This past Christmas, the film Sherlock Holmes brought Sir Arthur Conan Doyle’s famous detective back to the big screen. This new film features a Sherlock Holmes and Dr. Watson that are different from the most famous screen Holmes and Watson, actors Basil Rathbone (as Holmes) and Nigel Bruce (as Watson). Directed by Guy Ritchie (RocknRolla), this Christmas 2009 Sherlock Holmes is something of an in-your-face buddy movie that is more event movie entertainment than it is detective film, but what fun it certainly is.
Sherlock Holmes (Robert Downey, Jr.), the renowned "consulting detective,” has made his reputation finding the truth at the heart of the most complex mysteries. That includes a recent case in which Holmes rescued a kidnapped young woman from the clutches of the murderous occultist, Lord Blackwood (Mark Strong). Without a new case, Holmes is bored and also fretting over the impending marriage of his trusted ally and physician, Dr. John Watson (Jude Law) to Mary Morstan (Kelly Reilly).
Then, a new storm gathers over London, one bringing a threat unlike anything that Holmes has ever confronted. Although hung from the gallows for a string of brutal, ritualistic murders, Lord Blackwood has reportedly returned from the dead. Seemingly connected to dark and powerful forces, Blackwood launches a plot to change the British Empire forever, and his apparent resurrection has sent London into a panic. Somehow, Irene Adler (Rachel McAdams), a woman from America with whom Holmes has a tempestuous relationship, is also involved in this madness. Holmes may have found just the challenge he has been looking for.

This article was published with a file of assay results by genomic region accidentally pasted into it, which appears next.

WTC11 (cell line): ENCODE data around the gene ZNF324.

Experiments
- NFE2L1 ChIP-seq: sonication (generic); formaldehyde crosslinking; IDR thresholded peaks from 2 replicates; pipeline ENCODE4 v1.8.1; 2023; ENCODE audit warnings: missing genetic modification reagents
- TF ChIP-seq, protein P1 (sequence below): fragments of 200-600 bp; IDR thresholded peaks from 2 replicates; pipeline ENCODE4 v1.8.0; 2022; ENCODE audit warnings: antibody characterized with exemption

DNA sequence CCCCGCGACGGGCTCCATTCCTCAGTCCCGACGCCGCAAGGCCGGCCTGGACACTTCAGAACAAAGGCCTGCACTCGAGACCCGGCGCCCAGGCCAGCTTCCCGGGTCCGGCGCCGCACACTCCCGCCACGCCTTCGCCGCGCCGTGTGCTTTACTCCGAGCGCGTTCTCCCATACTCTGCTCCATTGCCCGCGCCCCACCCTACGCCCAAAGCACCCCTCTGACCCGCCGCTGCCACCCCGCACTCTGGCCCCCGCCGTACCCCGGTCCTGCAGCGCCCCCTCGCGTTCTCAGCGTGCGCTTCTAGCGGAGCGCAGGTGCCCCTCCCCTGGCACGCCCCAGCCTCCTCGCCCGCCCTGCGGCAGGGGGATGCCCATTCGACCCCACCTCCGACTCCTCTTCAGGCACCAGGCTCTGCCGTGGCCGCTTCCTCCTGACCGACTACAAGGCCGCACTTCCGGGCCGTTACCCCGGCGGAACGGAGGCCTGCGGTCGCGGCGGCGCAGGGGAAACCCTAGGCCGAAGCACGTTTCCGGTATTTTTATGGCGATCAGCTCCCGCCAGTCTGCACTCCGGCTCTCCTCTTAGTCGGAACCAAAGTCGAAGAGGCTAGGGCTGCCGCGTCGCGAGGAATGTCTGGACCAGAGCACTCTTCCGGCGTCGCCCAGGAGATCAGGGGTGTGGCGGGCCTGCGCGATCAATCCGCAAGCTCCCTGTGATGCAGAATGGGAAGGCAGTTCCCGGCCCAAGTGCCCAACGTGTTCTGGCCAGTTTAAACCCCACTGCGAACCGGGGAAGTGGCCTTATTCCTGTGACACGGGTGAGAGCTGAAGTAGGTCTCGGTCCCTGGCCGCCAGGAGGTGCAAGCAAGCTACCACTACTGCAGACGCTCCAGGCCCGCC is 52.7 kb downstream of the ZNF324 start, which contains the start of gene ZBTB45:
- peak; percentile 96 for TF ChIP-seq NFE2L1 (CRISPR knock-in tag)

Dynamic would be a good way to describe Guy Ritchie’s Sherlock Holmes. Everything well-mannered and traditional about Sherlock Holmes has been redone as rowdy and fast-paced. This primordial classical mystery has become the classic, loud, Hollywood blockbuster, event motion picture, and there’s nothing wrong with that. Sherlock Holmes satisfies, going down like a Big Mac when you’re especially hungry (and you don’t remember them tasting so good). Writer Lionel Wigram, who received a “screen story” credit for this film, is actually the writer who fashioned this reinvention of Sherlock Holmes. Wigram merely emphasized Holmes’ less social tendencies and his martial arts prowess (both part of the original Holmes stories). Is there a better way to re-imagine a Victorian era character for modern movie audiences than as a smart ass outsider who kicks ass?
Robert Downey, Jr. and Jude Law make this movie. Of course, Downey plays the venerable sleuth as a master of deduction who sees what is invisible to everyone else. Downey’s Holmes also engages in heart-stopping, bare-knuckle brawls, dodges explosions that would kill most, and leaps from buildings like a mad acrobat. This is Holmes as Indiana Jones, a crowd pleaser and man of the people. With a wink and a nudge, this Holmes is scruffy and frumpy, and you will not see him in a coat and tie – and forget about the deerstalker hat.
Jude Law’s genial Dr. John Watson is smart, has an eye for detail, and banters with Holmes as if the duo were an old couple. Law’s Watson, however, hides a thug beneath the whimsical, at-ease nature, and he looks as if his nice suit really hides a pair of brass knuckles and a blackjack.
Sherlock Holmes is not without its problems. One of them is that the director and the writers are so in love with their nouveau take on Holmes and Watson that they lose Lord Blackwood, an intriguing adversary whose potential is wasted. Ultimately, this film is like National Treasure with a Victorian James Bond, but is still Sherlock Holmes. Like many holiday crowd-pleasers, it is indeed forgettable. You will, however, remember that it was fun to watch, enough to want to see this Sherlock Holmes movie again – perhaps even enjoy repeated viewings on its eventual home, cable television.
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